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Gun Violence

07/24/2013 02:35:40 PM


Montclair talk of the town: Local rabbi sounds off on gun violence

FRIDAY MARCH 8, 2013, 11:18 AM

What would you do if you saw a stranger in imminent danger from an attacker?

Would you turn away? Would you hide? Would you call the police? Might you scream stop or pursue the

Most of us hope that we would find the courage to intervene in some way to prevent to an attack. Jewish
law teaches from the verse, "Do not stand idly by the blood of your neighbor," Lev. 19:16, that we have an
obligation not only to respond but to pursue the attacker. It is a mitzvah - a commandment that we must
pursue and attempt to stop the attacker, specifically because when faced with danger we might otherwise
turn away in fear.

The shooting at Newtown and other recent gun tragedies have somehow woken us up to fact that we
have been standing idly by. We have been looking the other way and letting decisions about gun
ownership be made with inordinate influence of gun manufacturers and the lobbyist who represent them.
Perhaps in the past we felt that demanding more reasonable gun control measures would prove futile or
be perceived as naive, but we have failed to take action to stop the ongoing epidemic of gun violence in
our cities and in our homes.

While we may not be in a position to pursue an attacker, we must not stand idly by. We can pursue our
congressional representatives demanding that they enact meaningful legislation that institutes reasonable
background checks, that limits the size of magazine and the number of guns a single individual can

Even if Congress fails to act, we can ask our towns to go beyond passing symbolic resolutions and use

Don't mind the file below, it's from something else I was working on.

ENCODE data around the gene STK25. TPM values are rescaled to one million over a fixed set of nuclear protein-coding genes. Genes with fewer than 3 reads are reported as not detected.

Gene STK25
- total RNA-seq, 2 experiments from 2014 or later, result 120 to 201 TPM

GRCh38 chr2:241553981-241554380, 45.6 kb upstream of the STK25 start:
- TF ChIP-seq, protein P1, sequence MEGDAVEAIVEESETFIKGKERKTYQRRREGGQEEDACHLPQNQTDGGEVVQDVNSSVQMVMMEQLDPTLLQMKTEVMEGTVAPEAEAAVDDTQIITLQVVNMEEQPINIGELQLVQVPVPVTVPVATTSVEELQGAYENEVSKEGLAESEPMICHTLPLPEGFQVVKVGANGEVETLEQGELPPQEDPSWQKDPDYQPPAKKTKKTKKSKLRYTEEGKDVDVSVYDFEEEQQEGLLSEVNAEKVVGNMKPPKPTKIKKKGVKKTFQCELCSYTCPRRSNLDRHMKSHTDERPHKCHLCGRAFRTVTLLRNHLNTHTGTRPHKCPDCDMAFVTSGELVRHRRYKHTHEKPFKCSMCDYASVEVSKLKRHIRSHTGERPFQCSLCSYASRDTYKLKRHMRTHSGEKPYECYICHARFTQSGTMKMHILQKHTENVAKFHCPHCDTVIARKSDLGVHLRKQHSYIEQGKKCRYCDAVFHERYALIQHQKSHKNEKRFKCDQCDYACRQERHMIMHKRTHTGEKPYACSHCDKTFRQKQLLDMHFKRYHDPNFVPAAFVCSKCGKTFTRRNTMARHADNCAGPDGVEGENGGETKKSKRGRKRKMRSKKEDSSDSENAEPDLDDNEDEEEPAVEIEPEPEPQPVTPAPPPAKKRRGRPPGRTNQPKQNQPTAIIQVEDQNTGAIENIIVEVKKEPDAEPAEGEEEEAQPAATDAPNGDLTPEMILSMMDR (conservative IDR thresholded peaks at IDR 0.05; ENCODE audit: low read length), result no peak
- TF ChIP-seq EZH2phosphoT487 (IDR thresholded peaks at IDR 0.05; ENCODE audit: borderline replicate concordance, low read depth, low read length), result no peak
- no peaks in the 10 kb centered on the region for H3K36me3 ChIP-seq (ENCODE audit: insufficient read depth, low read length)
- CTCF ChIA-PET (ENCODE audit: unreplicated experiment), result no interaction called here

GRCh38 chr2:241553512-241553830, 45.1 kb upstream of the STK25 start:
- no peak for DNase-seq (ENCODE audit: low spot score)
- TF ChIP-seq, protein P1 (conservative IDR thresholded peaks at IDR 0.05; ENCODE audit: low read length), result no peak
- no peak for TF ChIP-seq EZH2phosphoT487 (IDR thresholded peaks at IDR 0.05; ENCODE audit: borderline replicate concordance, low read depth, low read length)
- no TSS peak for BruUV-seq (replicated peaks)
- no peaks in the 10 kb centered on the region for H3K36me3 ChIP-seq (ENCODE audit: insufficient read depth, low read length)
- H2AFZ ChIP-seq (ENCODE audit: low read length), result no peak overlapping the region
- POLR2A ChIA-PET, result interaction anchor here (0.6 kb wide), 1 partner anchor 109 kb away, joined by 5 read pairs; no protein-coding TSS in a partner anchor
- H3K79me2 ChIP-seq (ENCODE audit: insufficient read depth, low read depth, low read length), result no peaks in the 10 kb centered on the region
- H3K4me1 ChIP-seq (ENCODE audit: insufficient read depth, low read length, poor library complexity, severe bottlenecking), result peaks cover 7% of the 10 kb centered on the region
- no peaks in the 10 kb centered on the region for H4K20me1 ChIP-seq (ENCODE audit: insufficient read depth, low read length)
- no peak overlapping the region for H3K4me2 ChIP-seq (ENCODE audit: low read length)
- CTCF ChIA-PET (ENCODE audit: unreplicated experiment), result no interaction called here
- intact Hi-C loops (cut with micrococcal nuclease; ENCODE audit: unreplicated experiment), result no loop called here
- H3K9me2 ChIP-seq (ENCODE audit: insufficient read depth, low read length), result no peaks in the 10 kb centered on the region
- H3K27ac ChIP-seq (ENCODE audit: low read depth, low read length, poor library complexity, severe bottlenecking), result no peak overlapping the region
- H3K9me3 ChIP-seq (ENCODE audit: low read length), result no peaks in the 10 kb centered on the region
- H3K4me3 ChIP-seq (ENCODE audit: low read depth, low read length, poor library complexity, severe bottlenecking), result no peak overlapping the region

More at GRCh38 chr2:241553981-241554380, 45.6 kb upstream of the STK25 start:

the gun purchasing power of police departments to turn the tables on the gun manufacturers. Our cities
can demand that the gun manufactures they do business with begin to voluntarily build identification
systems into their guns or stop selling the most lethal armor piercing bullets to civilians. We can similarly
ask that our local zoning boards not to wait for Congress to act but to enact ordinances to force gun
retailers to self enforce background checks and reasonable limits of their gun sales.

We have woken up to the epidemic of gun violence. Since Newtown there have been 1,700 gun deaths in
the U.S. The victims of this violence are not strangers. Ask people you know how they have been
impacted by guns. You will hear stories of incredible loss, of murder, suicides and injuries many of which
would have been prevented had their been less access to guns.

It is true that no one piece of legislation or single action will put an end to gun violence. But we can
humbly listen to our spirit refusing to not stand idly by. There are possibilities for change within reach. We
can bravely accept the command to pursue an end to gun violence.

-Rabbi Elliott Tepperman is a rabbi at Bnai Keshet Reconstructionist Synagogue.
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